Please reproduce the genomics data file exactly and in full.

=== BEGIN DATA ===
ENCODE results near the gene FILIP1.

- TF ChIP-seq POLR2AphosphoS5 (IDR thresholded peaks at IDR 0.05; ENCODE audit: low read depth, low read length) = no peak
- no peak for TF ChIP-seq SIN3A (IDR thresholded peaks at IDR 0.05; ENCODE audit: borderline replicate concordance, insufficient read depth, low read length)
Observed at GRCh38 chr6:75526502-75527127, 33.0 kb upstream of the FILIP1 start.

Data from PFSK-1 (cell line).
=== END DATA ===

ENCODE results near the gene FILIP1.

- TF ChIP-seq POLR2AphosphoS5 (IDR thresholded peaks at IDR 0.05; ENCODE audit: low read depth, low read length) = no peak
- no peak for TF ChIP-seq SIN3A (IDR thresholded peaks at IDR 0.05; ENCODE audit: borderline replicate concordance, insufficient read depth, low read length)
Observed at GRCh38 chr6:75526502-75527127, 33.0 kb upstream of the FILIP1 start.

Data from PFSK-1 (cell line).